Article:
Does Lake Biwa Look Like Brazil?Waves of Japanese-Brazilian Campers Surprise Local People
Recently, Biwako Maiami Auto Camp, a campground located on the shore of Lake Biwa, Yoshikawa, Yasu City, Shiga Prefecture, has been attracting many Brazilian families around the "Bon" holiday season every year, to the surprise of the campground staff. Many of them come from the Tokai area, such as Aichi and Gifu Prefectures, apparently hearing information about it via word-of-mouth or the Internet. Users name different attractions to the campground, such as, "It commands a fine view," or "It looks like the lake in my hometown. I miss it."
On the evening of August 14, despite the cloudy weather, all of its 102 campsites were occupied. Brazilian families were using 20 of those sites. Some of them enjoyed playing soccer with Japanese groups.
"As the distance between the tent and the lake is short, I can watch my children while also taking care of the barbecue. I also like that the water isn't sticky, like it is at the sea," said Toshiaki Narita, who came from Taketoyo Town, Aichi Prefecture, with three families totaling 15 people, to stay for five nights and six days. Thanks to his friend's introduction, he has been using this campground every year since about 10 years.
He works at a plant affiliated with a major toilet maker. He said that as the plant is closed during "Bon" holidays, he takes several days off to come here. "I feel nostalgic remembering a lake in the State of Parana, where I used to play in my childhood. I also saw some acquaintances from my plant."
Lucas Urakawa, a teen who came with four families totaling 13 people living in Gifu Prefecture, said, "I like it because it has such a great view." He found out about the campground through Facebook and has used it since three years ago. This year he invited his relative, Julião Shibata, from his native country. Shibata said, smiling, "I am impressed that there is little trash and it's clean. I want to come next year too."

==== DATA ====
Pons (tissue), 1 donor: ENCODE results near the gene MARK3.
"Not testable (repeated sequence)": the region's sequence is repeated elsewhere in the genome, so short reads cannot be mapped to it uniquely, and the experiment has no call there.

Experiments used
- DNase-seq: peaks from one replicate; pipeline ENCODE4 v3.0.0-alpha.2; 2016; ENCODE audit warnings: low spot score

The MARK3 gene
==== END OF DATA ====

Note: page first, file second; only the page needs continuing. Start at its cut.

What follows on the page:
According to the campground manager, the number of Brazilian nationals using the campsite began approximately five years ago. Now they account for use of about 20 percent of the campsites during the peak season of "Bon" holidays. As each of their groups is large, she said, "Probably they account for approximately 40 percent of the total number of campers. When I mentioned this to other campgrounds in the prefecture, they were surprised." Hiroaki Sakai, an officer of the Japan Auto Camping Federation, said, "There are many plants in the Tokai area. It seems Brazilians working there visit the campground. However, I haven't heard of groups gathering outside their residential prefecture like they do at Shiga. Open spaces like Lake Biwa may suit their temperaments. "(Translated by Mie Hiuzon, Psyche et l’Amour, Inc.)